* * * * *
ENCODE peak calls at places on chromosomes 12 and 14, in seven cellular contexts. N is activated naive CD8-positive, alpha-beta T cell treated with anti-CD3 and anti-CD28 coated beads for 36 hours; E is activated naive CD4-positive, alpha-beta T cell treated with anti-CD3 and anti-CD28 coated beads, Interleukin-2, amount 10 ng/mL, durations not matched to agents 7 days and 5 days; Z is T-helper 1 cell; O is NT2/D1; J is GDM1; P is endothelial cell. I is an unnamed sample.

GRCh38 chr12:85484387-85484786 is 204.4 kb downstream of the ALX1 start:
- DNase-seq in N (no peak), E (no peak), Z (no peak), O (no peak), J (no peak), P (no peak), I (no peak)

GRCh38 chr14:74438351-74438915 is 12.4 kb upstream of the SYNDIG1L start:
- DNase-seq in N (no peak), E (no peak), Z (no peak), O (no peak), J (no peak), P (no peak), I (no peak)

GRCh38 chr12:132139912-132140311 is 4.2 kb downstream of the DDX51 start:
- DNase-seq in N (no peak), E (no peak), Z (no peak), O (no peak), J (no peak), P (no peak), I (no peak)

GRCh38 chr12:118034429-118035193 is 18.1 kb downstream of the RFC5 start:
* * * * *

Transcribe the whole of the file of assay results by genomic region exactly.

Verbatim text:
ENCODE peak calls at places on chromosomes 12 and 14, in seven cellular contexts. N is activated naive CD8-positive, alpha-beta T cell treated with anti-CD3 and anti-CD28 coated beads for 36 hours; E is activated naive CD4-positive, alpha-beta T cell treated with anti-CD3 and anti-CD28 coated beads, Interleukin-2, amount 10 ng/mL, durations not matched to agents 7 days and 5 days; Z is T-helper 1 cell; O is NT2/D1; J is GDM1; P is endothelial cell. I is an unnamed sample.

GRCh38 chr12:85484387-85484786 is 204.4 kb downstream of the ALX1 start:
- DNase-seq in N (no peak), E (no peak), Z (no peak), O (no peak), J (no peak), P (no peak), I (no peak)

GRCh38 chr14:74438351-74438915 is 12.4 kb upstream of the SYNDIG1L start:
- DNase-seq in N (no peak), E (no peak), Z (no peak), O (no peak), J (no peak), P (no peak), I (no peak)

GRCh38 chr12:132139912-132140311 is 4.2 kb downstream of the DDX51 start:
- DNase-seq in N (no peak), E (no peak), Z (no peak), O (no peak), J (no peak), P (no peak), I (no peak)

GRCh38 chr12:118034429-118035193 is 18.1 kb downstream of the RFC5 start: